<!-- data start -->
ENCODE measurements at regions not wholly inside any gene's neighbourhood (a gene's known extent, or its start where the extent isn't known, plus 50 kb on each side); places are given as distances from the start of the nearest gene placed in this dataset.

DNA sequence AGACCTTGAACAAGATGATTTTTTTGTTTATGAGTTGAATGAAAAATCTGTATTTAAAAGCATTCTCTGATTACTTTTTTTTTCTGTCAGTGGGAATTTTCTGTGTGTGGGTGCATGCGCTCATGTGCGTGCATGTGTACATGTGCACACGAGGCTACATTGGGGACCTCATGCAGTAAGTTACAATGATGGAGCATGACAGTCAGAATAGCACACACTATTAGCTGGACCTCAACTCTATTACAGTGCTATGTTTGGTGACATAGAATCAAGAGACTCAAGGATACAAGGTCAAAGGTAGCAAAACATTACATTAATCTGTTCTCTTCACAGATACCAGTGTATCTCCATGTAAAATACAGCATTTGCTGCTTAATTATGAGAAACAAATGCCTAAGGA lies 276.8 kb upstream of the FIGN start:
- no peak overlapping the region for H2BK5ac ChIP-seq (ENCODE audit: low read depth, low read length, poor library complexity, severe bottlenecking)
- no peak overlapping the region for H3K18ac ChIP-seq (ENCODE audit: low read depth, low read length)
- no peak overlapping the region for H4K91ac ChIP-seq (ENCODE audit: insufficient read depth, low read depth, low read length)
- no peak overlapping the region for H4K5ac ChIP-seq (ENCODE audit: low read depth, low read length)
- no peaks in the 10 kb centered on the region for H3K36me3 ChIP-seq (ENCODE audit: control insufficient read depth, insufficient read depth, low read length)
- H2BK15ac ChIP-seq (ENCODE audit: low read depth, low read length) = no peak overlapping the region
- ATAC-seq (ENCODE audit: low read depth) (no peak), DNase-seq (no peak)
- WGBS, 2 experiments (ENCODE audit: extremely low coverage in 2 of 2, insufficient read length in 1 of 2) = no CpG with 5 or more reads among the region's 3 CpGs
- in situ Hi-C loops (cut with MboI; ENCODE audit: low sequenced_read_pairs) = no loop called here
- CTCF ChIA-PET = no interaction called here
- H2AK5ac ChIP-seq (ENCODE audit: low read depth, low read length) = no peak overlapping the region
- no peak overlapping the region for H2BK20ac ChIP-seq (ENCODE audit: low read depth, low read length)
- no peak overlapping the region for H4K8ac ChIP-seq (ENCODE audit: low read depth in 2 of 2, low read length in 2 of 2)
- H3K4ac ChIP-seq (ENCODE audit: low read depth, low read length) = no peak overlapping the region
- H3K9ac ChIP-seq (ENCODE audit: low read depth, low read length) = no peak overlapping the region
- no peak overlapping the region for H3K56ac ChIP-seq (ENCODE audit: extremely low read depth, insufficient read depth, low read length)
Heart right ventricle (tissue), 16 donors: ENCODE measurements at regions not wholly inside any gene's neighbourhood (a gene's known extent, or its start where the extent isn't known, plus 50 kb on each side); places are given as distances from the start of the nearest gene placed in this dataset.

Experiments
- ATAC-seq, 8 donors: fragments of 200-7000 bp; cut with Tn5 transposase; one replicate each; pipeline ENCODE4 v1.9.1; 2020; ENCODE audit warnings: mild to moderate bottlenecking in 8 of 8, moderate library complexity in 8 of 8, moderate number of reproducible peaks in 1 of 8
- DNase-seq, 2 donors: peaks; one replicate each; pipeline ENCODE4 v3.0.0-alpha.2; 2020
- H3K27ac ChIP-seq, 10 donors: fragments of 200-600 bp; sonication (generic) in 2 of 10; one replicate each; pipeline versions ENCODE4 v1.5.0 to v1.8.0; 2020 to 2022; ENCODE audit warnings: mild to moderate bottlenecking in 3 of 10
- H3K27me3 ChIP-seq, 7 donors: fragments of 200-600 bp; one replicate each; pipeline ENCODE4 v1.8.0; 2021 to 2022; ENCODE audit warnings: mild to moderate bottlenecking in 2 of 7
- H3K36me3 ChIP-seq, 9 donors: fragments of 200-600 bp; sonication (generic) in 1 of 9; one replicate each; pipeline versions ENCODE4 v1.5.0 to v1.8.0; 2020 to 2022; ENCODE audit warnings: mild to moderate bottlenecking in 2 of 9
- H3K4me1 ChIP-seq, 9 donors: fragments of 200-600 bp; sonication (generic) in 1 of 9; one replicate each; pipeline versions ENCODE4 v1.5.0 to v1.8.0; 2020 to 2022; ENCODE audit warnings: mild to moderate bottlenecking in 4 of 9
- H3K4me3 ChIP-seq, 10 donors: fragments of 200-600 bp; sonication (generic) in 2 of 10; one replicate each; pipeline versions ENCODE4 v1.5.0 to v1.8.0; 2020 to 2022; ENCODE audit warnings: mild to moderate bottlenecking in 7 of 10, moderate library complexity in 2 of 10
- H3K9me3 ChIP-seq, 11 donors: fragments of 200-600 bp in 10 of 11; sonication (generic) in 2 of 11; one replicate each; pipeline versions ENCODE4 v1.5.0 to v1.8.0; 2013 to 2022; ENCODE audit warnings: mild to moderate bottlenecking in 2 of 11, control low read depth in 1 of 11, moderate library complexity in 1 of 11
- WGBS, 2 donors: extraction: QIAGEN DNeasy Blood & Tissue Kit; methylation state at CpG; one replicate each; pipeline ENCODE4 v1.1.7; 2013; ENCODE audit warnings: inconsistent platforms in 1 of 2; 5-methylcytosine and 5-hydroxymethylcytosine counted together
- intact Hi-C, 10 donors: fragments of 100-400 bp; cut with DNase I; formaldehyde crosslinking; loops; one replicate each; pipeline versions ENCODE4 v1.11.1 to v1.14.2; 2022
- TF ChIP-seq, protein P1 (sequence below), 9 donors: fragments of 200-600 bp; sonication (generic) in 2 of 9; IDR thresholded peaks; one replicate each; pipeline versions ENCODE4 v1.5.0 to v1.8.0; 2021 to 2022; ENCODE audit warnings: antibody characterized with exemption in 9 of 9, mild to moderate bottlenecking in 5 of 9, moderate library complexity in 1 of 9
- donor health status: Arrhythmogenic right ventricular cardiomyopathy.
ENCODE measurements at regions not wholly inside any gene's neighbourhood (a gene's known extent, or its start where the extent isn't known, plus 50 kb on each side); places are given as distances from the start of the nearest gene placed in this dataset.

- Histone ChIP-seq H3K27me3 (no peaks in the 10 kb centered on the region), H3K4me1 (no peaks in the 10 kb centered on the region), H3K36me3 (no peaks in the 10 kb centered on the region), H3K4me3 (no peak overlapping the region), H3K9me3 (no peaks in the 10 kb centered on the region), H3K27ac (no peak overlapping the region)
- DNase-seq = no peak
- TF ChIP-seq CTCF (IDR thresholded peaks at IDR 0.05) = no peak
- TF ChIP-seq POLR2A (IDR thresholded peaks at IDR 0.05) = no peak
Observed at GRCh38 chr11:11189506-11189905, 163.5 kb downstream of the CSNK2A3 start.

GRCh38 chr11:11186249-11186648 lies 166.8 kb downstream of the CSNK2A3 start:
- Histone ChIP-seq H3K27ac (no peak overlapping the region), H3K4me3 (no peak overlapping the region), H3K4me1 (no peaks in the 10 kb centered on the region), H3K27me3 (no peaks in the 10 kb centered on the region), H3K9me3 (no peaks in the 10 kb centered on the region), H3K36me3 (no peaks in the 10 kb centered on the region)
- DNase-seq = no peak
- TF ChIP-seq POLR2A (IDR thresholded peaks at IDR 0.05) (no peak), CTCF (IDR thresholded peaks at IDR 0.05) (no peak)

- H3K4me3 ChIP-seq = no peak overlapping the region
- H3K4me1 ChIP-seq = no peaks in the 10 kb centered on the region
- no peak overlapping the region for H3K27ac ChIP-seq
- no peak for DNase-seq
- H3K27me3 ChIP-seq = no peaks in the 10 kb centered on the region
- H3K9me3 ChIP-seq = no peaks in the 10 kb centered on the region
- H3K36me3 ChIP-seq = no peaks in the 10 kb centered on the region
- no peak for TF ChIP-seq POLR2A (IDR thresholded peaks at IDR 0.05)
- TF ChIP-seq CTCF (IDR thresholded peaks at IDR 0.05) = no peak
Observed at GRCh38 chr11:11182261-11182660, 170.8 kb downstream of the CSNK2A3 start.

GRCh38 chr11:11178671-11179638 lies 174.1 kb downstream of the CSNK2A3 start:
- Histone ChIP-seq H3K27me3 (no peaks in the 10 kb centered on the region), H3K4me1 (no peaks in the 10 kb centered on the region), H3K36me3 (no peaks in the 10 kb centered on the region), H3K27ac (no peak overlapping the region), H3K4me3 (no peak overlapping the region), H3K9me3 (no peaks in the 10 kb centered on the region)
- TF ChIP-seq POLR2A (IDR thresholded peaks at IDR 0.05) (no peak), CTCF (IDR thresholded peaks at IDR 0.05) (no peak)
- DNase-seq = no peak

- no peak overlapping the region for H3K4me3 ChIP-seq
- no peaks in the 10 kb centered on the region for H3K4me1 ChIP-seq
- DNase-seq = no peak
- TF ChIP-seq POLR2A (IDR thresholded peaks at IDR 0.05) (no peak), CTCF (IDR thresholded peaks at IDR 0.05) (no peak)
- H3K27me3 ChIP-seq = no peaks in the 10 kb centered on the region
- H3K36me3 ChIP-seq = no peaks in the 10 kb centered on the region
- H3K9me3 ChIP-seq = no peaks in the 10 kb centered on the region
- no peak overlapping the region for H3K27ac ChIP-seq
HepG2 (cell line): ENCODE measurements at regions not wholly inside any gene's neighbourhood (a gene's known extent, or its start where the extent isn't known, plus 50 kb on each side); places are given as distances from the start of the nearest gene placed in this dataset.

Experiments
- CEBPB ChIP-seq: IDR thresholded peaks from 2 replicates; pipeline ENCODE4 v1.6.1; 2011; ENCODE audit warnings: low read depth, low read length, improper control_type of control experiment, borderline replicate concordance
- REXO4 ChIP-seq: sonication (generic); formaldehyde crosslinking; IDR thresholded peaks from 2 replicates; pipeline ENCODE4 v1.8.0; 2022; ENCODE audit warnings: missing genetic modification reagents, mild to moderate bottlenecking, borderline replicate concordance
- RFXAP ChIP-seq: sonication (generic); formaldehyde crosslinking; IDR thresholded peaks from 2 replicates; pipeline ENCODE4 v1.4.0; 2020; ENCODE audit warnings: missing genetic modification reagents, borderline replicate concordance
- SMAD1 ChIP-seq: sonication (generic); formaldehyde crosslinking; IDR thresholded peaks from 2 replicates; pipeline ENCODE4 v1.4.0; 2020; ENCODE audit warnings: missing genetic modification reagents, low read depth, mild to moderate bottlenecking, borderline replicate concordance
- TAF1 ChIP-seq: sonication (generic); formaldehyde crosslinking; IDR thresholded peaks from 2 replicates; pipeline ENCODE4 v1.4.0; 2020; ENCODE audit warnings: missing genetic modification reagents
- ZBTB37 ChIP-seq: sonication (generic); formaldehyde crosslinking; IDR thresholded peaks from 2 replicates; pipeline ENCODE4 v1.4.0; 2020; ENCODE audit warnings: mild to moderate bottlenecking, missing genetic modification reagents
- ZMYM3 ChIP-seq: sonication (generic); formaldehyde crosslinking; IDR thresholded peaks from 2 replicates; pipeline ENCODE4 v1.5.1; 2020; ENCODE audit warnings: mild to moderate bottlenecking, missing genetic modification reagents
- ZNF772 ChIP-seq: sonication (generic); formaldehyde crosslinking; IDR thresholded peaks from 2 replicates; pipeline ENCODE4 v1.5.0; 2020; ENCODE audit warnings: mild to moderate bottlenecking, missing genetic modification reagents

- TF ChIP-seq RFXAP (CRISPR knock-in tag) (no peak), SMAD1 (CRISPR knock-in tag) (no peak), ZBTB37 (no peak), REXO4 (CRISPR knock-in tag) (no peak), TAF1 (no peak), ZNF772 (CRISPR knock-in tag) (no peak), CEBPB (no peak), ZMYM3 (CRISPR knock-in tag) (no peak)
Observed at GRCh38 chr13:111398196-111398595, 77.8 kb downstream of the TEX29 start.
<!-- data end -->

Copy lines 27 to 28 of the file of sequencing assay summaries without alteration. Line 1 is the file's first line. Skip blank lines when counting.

- H3K4me3 ChIP-seq, 10 donors: fragments of 200-600 bp; sonication (generic) in 2 of 10; one replicate each; pipeline versions ENCODE4 v1.5.0 to v1.8.0; 2020 to 2022; ENCODE audit warnings: mild to moderate bottlenecking in 7 of 10, moderate library complexity in 2 of 10
- H3K9me3 ChIP-seq, 11 donors: fragments of 200-600 bp in 10 of 11; sonication (generic) in 2 of 11; one replicate each; pipeline versions ENCODE4 v1.5.0 to v1.8.0; 2013 to 2022; ENCODE audit warnings: mild to moderate bottlenecking in 2 of 11, control low read depth in 1 of 11, moderate library complexity in 1 of 11